Left: A water tank that has been converted to a kitchen in Sumbuk (Image: Diwakar Gurung); Right: RDD’s water supply pipes from the thulo dhara (big spring) in Sumbuk (Image: Abriti Moktan)

People and communities

To fill this gap, local communities work collectively to draw water from public (rivers, streams and ponds that do not fall on privately owned land) and private (which tend to be springs that occur on private land) sources at their own expense. In Sumbuk, we saw numerous pipelines along the roads, crisscrossing through trees and even across ridges and cliffs. Communities maintain and manage these pipelines even at personal risk, such as during the monsoons.

A piped water connection installed by users from the tuk khola (small river), one of Sumbuk’s main water sources (Image: Diwakar Gurung)

In one ward, collective action was exemplified by the informal initiative of a group we spoke with. Starting in 1995, three households tapped water from Khimbu dhara, a spring on private land. Over the years the group increased to nine households. Each household has a piped connection and draws water at a specific time of the day on a rotation basis. They also share the water supply with others in times of need. Now, they are in the process of buying the spring for Rs 6 lakh.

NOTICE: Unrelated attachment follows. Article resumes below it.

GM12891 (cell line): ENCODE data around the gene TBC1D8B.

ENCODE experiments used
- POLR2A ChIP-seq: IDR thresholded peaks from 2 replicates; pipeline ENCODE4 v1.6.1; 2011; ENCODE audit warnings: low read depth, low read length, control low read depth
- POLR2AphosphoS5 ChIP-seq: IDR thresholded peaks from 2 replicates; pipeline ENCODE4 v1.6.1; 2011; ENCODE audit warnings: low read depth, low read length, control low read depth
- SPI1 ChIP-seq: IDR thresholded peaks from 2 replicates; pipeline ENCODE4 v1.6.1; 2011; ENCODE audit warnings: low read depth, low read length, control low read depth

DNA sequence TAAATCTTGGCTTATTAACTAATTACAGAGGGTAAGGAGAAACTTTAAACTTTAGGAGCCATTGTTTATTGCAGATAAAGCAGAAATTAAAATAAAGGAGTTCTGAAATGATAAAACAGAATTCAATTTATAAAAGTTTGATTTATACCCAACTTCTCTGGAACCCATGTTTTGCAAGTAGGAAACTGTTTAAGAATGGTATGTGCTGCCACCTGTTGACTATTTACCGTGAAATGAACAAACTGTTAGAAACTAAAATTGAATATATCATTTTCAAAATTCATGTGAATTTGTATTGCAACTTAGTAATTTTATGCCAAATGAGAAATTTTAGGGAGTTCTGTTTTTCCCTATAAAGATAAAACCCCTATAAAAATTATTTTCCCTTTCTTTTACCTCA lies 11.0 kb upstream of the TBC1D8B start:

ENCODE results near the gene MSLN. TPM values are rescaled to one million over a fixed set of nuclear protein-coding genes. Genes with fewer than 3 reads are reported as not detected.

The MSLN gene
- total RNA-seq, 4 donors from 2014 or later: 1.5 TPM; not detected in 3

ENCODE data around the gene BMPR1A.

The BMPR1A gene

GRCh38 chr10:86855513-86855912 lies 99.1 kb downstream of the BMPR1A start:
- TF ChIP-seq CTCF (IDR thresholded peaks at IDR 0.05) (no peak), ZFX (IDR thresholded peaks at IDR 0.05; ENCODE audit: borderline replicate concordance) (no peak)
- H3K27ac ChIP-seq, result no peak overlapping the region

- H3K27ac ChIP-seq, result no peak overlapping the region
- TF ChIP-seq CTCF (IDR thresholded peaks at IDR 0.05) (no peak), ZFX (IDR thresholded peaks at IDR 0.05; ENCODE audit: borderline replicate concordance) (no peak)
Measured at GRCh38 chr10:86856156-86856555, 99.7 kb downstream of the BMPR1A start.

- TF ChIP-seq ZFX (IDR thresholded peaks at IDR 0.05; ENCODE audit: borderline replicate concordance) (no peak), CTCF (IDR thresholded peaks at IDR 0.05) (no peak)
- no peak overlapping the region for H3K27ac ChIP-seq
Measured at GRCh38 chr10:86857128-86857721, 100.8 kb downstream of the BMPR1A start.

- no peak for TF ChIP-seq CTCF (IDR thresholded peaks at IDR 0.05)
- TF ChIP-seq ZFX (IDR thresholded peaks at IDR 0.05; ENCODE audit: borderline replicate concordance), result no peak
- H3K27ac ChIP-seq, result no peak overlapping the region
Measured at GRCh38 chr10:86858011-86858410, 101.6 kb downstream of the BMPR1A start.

“After we have made the full payment, we will be able to secure full access to the water source for a lifetime and will be free of paying rent to the landowner,” said Denhang*. He explained that this was a permanent solution to paying the ever-increasing rent and competition from other potential consumers.